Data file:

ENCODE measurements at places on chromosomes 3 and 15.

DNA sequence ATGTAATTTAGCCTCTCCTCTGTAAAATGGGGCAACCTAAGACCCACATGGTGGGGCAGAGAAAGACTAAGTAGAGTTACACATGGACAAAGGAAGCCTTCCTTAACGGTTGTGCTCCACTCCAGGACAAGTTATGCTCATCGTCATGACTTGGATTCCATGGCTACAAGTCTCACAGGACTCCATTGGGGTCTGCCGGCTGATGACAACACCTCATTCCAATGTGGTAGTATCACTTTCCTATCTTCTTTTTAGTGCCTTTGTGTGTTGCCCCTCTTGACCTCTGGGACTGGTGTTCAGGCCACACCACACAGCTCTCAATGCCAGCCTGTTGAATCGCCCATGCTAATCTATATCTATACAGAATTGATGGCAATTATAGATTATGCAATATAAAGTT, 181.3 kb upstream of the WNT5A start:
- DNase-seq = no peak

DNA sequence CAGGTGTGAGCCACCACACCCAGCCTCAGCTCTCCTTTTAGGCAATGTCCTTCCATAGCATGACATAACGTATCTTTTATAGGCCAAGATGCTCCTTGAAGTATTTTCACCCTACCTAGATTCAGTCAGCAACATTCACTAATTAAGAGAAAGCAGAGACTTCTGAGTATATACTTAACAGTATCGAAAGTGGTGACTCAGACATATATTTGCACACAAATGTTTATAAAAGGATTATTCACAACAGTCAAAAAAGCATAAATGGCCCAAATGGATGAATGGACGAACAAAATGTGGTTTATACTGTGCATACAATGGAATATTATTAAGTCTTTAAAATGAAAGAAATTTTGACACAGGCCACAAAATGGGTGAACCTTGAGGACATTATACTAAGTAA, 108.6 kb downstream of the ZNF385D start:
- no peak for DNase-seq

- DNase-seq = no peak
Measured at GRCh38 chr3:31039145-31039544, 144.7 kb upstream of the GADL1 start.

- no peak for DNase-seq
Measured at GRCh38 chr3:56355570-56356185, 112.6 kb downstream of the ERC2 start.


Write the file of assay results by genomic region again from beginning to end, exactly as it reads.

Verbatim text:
ENCODE measurements at places on chromosomes 3 and 15.

DNA sequence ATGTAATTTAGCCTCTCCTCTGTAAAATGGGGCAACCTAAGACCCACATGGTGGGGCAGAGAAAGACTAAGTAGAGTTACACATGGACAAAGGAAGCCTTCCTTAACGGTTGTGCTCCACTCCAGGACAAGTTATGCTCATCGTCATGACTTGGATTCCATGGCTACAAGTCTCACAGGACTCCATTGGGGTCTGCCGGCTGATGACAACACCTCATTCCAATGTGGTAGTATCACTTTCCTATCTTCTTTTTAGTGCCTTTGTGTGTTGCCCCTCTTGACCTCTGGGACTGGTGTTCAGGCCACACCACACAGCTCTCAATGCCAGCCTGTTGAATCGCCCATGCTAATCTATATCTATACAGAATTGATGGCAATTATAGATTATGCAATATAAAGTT, 181.3 kb upstream of the WNT5A start:
- DNase-seq = no peak

DNA sequence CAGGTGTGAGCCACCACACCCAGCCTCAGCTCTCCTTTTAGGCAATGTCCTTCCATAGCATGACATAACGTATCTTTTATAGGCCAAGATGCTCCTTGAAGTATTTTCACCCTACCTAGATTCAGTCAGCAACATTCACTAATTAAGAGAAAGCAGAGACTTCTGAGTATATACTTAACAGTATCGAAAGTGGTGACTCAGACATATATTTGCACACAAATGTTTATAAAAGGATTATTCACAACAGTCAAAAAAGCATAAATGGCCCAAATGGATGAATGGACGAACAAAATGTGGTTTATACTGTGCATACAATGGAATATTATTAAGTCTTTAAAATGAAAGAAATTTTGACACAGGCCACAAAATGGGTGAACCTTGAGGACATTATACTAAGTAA, 108.6 kb downstream of the ZNF385D start:
- no peak for DNase-seq

- DNase-seq = no peak
Measured at GRCh38 chr3:31039145-31039544, 144.7 kb upstream of the GADL1 start.

- no peak for DNase-seq
Measured at GRCh38 chr3:56355570-56356185, 112.6 kb downstream of the ERC2 start.